Lion Motif used in Buddhist Architecture of Ancient Bangladesh
Lion is the king of the animal world. They live in the plains and grassy hills. The male lion's job is to protect the clan from enemies. However, lions do not have any natural enemy. Due to these characteristics, the lion has been considered through all ages in the world as a symbol of royalty and protection as well as of wisdom and pride. In Buddhism, lions are symbolic of the Bodhisattvas. In Buddhist architecture, lion motifs or figure were used as protectors of Dharma and therefore support the throne of the Buddha’s and Bodhisattvas. The lion motifs (symbol) were also used at the entrance of the monasteries and shrines possibly for the same reason. In ancient Bangladesh, there are various types of Lion motif used in terracotta plaques of Ananda Vihara, Rupbhan Mura and Shalban Vihara at Mainamati in Comilla district, Vashu Vihara, Mankalir Kundo at Mahasthangarh in Bogra district and Somapura Mahavihara at Paharpur in Naogaon district. This paper aims to address the cultural significance of the lion motif in Buddhist architecture of ancient Bangladesh and relates it to various types of representation to understand its origin and evaluation.
2. Ibid.; see also, Sen, Asis, Animal Motifs in Ancient Indian Art, Firma K.L., Calcutta, 1972; Zimmer, H., Myths and Symbols in Indian Art and Civilization, New York, 1962; Zimmer, H., The Art of Indian Asia, vol. 1, New York, USA, 1955, p. 181.
3. Divyabhanusinh, The Story of Asia’s Lion, Marg publications, Mumbai, 2005, p.118.
4. Ven. Jampa Chisky, “Symbolism of Animals in Buddhism,” Buddhist Himalaya, vol. 1, no.1, Gokan co. Ltd., 1988, p.37.
5. Lion motif used as symbolism of Shakaysimha or Shakayamuni i. e. Buddha and its developed through Theraveda Buddhism with Anionic visualization. See also, Susan L. Huntington, The Art of Ancient India, weather hill, New York, 1985, pp. 31, 32.
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9. Ibid. (see also, Divyabhanusinh, The Story of Asia’s Lions, Marg publications, Mumbai, 2005).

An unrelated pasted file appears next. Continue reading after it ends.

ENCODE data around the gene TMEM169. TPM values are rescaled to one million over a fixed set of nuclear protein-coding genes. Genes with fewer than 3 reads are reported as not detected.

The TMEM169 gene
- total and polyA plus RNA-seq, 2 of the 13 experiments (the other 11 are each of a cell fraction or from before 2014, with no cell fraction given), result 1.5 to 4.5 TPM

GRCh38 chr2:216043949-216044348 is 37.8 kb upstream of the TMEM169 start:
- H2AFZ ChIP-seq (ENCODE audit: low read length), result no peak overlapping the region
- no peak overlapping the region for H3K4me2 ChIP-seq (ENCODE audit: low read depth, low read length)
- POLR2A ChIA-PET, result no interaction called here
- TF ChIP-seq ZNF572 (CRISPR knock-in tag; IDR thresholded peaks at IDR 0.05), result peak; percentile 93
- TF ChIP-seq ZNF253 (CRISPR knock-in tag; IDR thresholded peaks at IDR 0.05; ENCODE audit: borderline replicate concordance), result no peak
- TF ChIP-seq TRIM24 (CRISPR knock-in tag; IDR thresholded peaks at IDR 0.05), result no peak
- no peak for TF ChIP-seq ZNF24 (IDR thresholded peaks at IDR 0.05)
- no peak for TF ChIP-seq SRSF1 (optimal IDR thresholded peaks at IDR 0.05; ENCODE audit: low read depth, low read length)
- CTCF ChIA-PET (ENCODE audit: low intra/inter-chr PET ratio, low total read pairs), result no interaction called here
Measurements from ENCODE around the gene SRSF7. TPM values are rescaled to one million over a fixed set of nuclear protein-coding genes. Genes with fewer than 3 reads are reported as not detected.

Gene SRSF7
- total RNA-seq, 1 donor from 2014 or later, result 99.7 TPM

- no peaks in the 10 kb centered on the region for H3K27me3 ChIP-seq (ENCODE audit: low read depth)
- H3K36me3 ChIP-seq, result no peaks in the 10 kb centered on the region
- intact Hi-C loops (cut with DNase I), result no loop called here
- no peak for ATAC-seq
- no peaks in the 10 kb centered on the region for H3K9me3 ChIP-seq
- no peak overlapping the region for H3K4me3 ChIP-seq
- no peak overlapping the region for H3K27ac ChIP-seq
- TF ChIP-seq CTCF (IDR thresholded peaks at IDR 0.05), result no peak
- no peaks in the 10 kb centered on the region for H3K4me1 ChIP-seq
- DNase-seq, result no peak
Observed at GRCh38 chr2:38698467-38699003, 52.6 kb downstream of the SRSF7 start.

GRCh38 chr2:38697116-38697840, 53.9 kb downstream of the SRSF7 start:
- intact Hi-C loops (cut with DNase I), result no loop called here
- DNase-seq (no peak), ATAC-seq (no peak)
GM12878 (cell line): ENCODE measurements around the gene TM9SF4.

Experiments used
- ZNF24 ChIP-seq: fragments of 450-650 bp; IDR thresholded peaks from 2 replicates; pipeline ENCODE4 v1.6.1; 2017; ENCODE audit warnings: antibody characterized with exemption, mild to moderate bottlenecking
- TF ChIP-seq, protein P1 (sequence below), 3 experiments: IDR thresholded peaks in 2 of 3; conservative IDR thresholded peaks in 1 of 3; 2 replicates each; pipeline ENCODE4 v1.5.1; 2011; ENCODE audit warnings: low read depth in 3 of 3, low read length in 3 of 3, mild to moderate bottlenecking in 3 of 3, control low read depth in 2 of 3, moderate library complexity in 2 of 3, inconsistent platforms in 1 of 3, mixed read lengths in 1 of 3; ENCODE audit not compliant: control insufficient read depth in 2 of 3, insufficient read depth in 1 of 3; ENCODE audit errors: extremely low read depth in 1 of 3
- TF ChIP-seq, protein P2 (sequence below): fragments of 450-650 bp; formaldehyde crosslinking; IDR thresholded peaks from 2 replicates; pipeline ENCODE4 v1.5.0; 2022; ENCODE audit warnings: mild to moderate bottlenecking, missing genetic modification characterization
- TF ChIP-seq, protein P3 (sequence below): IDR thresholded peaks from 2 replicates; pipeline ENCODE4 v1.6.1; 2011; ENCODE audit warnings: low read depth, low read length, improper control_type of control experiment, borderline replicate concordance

12. Haraprashad Shastri (ed.), Hajar Bachorer Bangla Bhashar Buddha gan o doha (in Bengali), Mahabodhi book agency, Calcutta, 2000, p. 239, Charchayapada, pada no.33, Rag patomonjuri, line 9, (cha, 33: 9), see also, Ahamed Sharif, Moddayjuger Samaj o Sanskriti (in Bengali), Dhaka.
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14. Gupta, S. P., The Roots of Indian Art (A detailed study of the formative period of Indian Art and Architecture: Third and Second centuries B.C. - Mauryan and Late Mauryan), B. R. publication, Delhi, 1980, pp. 121-122. (see also Asokan Pilar at Sarnath plate 3a).
16. Sutapa Sinha, “A New Light on the Significance of Lion Motif appeared on Coins and on single Inscription of the sultans of Bengal”, Journal of Bengal Art, vol. 16, 2011, p.139-155, Dhaka,(plate 10.16A, B & C).
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23. Muhammad Shohrab Uddin and Shaermin Rezowana, “Animal (mammal) Representation in Somapura Mahabihara in situ Terracotta plaques”, Journal of Bengal Art, vol. 17, 2012, p.194, (pl. 15.10, 15.11, 15.13 and 15.16). Explaining the terms “Motif” the well known folklorist Stith Thompson writes, “while the term motif is used very closely to include any of the elements going into a traditional tale, it must be remembered that in order to become a real part of the tradition on element must have something about it that will make people remember and repeat it” a lion itself is not a motif but a flying lion becomes one, because it is a least thought to be unusual.
24. Saifuddin Chowdhury, Early Terracotta Figurines of Bangladesh, Bangle Academy, Dhaka, 2000, p. 186.
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28. Sudipa Bandyapadhyay, Architectural Motifs in Early Medieval Art of Eastern India (Pala- Sena Period), Kolkata, India , 2002, fig.73, pravha - tarana, fig. 74, sketh: 2.
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30. Saifuddin Chowdhury, 2000, Early Terracotta Figurines of Bangladesh, Bangle Academy, Dhaka, p. 186.
32. Susan L. Huntington, The Art of Ancient India, Weather hill, New York, 1985, pp. 47, 123.
33. Rama P. Coomaraswamy, The Door in the Sky: Coomaraswamy on Myth and Meaning, Princeton University, USA, 1997, p.28.
34. Susan L. Huntington, The Art of Ancient India, weather hill, New York, 1985, p. 395.
35. Ibid. p. 151.
36. Paresh Chandra Mandal, “Shiva” in Banglapedia: National Encyclopedia of Bangladesh, (Chief Editor Sirajul Islam), Asiatic Society of Bangladesh, Dhaka, Vol. 9, 2003, p. 273).
37. Jack Tresidder, (ed.), The Complete Dictionary of Symbols in Myth, Art and Literature, Duncan Baird Publishers, London, 2004, p. 291,
38. Bhikkhu Sunithananda, Bangladesher Buddha Bhashkarjo (in Bengali), (Buddhist Sculpture of Bangladesh), Asiatic Society of Bangladesh, Dhaka, 1999, pp. 121, 122.
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